Is Tim Cook making a mountain from a molehill?
That’s the implication behind a story that appeared in the Daily Beast Wednesday and was eagerly selected up by news outlets large and small. It claimed that Apple has actually unlocked iPhones for law enforcement dozens of times before—performing on a schedule basis just what it now so publicly refuses to do.
So kudos to Techcrunch’s Matthew Panzarino for taking the moment to dismantle this meme, piece by piece, in No, Apple has actually Not Unlocked 70 iPhones For Law Enforcement.
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At the heart of the misunderstanding is the distinction in between extracting data from an iPhone free of unlocking it, which Apple
was able to do prior to iOS 8, and building a device for the FBI to crack a locked iPhone. It’s a subtle however important distinction. (Note the correction at the bottom of the front page story in today’s New York Times.)
What’s interesting to me is exactly how quick some reporters were to choose up an angle that earned Apple—and its defense of durable cryptography—not simply wrong, however hypocritical.
Which reporters? Listed here they are:
- Shane Harris, The Everyday Beast: Apple Unlocked iPhones for the Feds 70 Times Before. “A 2015 court case shows that the tech giant has actually been willing to play ball along with the government before—and is just stopping now due to the fact that it may ‘tarnish the Apple brand.’”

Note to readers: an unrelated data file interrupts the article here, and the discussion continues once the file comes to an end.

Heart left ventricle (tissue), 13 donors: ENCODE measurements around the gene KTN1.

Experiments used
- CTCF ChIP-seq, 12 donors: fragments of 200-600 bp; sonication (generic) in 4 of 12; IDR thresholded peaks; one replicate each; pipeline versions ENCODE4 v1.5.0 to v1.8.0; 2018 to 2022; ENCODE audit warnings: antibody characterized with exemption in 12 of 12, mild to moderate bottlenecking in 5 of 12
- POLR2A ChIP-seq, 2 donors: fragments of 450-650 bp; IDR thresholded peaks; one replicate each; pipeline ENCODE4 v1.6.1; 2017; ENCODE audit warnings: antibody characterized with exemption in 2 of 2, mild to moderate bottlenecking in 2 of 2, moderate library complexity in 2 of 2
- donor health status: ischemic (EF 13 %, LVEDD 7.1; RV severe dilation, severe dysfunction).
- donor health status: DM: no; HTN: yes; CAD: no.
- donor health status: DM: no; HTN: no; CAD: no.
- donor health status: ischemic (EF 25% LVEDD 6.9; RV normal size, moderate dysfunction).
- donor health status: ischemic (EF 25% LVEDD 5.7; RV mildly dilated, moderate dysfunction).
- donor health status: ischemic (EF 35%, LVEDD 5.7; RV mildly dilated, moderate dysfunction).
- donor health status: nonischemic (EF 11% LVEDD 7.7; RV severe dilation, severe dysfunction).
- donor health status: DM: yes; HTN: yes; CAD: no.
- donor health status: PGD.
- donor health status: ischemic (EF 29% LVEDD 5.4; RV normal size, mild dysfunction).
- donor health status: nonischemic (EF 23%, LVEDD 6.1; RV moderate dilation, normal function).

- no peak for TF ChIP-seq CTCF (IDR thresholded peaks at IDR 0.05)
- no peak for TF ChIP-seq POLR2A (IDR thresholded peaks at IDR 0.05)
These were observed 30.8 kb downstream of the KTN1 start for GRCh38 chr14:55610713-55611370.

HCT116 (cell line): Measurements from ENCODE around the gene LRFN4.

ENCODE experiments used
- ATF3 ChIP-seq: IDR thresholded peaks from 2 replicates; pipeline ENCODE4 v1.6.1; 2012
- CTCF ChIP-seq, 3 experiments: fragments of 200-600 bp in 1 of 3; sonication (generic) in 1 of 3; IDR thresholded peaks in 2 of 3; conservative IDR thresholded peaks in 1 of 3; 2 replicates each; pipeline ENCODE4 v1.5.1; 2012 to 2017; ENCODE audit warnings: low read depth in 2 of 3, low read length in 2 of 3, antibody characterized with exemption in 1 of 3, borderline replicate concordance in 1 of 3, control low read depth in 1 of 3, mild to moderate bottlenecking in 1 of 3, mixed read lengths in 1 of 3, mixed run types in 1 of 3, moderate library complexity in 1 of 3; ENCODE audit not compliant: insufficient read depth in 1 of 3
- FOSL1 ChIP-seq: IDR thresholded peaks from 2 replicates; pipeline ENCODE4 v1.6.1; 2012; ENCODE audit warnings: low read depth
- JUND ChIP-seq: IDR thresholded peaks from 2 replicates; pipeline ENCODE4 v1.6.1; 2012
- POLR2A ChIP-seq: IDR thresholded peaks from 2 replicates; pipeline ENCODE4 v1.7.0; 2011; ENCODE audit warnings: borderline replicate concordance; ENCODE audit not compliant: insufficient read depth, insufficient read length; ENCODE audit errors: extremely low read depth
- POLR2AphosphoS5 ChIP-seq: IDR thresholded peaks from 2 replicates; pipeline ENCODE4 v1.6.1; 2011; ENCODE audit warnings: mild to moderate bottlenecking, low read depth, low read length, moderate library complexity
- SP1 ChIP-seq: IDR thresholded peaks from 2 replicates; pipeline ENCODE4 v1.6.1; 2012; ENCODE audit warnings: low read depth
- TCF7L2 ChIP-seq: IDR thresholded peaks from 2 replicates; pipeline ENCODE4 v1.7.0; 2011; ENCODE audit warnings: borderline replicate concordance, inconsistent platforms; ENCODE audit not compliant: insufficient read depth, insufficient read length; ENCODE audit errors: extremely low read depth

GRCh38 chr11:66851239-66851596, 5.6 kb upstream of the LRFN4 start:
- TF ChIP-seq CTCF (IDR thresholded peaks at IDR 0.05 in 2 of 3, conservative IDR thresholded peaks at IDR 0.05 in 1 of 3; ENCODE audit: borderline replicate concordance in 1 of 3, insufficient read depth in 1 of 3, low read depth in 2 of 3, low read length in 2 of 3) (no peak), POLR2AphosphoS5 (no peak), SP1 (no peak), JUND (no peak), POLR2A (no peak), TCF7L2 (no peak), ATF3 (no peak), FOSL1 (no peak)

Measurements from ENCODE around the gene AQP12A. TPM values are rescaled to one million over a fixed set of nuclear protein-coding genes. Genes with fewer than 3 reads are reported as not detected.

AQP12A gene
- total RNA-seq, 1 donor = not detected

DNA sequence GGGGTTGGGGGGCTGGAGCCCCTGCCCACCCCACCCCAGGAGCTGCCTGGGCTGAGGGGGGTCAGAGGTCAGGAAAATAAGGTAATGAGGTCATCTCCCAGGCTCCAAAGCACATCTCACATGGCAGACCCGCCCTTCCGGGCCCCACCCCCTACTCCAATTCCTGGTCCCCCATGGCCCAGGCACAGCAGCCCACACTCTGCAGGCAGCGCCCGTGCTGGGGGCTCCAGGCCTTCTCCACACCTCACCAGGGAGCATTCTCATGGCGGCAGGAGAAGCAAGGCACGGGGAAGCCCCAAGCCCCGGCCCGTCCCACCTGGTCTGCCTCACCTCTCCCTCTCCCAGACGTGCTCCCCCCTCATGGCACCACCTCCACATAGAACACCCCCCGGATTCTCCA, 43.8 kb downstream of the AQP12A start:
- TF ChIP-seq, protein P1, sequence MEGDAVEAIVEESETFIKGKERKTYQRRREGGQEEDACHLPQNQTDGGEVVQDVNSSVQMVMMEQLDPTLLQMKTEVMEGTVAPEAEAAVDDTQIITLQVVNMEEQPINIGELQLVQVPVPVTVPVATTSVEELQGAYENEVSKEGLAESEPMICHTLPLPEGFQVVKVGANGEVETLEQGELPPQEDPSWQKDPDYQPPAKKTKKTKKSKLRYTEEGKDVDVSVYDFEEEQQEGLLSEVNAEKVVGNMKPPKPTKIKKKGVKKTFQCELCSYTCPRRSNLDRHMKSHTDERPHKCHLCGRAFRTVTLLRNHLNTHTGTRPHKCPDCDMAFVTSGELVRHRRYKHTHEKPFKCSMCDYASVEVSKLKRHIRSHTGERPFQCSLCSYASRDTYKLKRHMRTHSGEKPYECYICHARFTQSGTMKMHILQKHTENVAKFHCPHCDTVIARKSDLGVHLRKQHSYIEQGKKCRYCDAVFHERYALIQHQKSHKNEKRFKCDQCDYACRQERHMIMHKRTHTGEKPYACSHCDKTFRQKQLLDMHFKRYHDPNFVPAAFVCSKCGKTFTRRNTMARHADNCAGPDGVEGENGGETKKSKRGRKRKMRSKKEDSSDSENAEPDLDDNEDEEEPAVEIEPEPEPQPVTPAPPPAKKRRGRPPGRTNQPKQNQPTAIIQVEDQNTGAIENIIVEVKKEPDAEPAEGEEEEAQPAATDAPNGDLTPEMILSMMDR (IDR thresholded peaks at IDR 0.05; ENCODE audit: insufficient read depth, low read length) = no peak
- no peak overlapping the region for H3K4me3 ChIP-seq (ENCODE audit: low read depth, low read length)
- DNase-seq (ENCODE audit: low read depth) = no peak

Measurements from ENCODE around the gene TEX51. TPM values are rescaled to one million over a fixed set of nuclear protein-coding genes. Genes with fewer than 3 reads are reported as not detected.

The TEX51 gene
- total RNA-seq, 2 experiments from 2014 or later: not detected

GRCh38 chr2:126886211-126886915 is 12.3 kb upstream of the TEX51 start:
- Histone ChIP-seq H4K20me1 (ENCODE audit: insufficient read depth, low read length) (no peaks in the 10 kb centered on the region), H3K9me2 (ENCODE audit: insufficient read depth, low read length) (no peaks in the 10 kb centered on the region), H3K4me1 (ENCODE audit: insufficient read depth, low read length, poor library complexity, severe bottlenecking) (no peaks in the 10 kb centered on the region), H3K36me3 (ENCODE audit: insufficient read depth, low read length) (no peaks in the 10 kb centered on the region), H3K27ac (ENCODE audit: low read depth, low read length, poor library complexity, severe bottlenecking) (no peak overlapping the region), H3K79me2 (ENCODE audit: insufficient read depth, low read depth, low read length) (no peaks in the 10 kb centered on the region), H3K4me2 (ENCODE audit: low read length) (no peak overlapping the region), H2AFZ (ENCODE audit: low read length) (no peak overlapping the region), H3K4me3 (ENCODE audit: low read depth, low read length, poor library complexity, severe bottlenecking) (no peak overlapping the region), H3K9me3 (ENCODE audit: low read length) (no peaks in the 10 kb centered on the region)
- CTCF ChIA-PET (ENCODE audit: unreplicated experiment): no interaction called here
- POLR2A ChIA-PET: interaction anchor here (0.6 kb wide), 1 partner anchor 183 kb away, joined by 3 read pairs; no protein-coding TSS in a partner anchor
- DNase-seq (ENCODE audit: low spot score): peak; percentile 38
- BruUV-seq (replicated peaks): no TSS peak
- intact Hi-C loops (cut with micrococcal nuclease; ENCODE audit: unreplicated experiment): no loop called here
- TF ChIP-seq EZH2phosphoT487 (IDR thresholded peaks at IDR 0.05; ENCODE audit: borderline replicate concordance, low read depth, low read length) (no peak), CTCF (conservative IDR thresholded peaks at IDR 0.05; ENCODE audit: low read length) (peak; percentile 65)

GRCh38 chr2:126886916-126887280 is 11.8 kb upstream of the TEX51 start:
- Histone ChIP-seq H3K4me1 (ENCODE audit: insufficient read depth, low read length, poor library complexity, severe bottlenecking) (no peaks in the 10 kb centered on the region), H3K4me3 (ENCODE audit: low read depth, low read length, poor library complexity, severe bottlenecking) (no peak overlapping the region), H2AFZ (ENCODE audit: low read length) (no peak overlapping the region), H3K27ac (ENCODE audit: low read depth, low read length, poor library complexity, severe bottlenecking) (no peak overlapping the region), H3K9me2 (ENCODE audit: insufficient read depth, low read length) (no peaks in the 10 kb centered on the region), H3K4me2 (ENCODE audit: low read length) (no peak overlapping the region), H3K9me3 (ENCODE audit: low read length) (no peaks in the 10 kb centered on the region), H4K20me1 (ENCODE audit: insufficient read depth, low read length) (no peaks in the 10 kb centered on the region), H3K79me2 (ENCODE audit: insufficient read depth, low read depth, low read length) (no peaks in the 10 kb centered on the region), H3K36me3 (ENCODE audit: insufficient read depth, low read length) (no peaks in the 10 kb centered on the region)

- Tyler Durden, Zerohedge: Is It every one of simply A Publicity Stunt: Apple Unlocked iPhones For The Feds 70 Times Before. “A quick peek beneath the surface reveals something much much less noble and makes Tim Cook appear adore you average, if fairly cunning, smartphone salesman.”
- Bonnie Kristian, The Week: Apple has actually in fact unlocked iPhones for law enforcement 70 times. “…perhaps the tech giant’s stand isn’t pretty as principled as it seems.”
- Nicky Cappella, The Stack: Apple cracked iPhones 70 times previously. “…best to questions of whether their current stance is a matter of principled user privacy, or an opportunity for favorable public relations.”
- Jessica Renae Buxbaum, Carbonated.TV: Apple Unlocked 70 iPhones prior to So Why The Refusal Now? “Apple — keenly attune to the public sentiment — is thereby manipulating their image to portray themselves as a crusader for privacy rights as opposed to a sly government pawn.”
For a lot more on Apple, watch our video:
Harris’ piece in the Everyday Beast attributes the 70 iPhones figure to “prosecutors.” Asked for his source, Harris pointed to court records and transcripts from a 2015 case involving a Brooklyn meth dealer along with an iPhone operating iOS 7. In a contemporaneous report in Motherboard, an assistant U.S. attorney is quoted saying Apple “has actually never ever objected” and “has actually complied” along with a minimum of 70 comparable requests. That’s not the exact same as saying Apple did in the past just what it now refuses to do.
“It’s vital to get hold of this stuff right,” writes Panzarino. “The press has actually the ability not just to act as a translator however likewise as an obfuscator. If they get hold of it and they’re able to deliver that post clearly and along with right perspective, the conversation is elevated, the public is informed and sometimes it also alters the road of policy-making for the better.”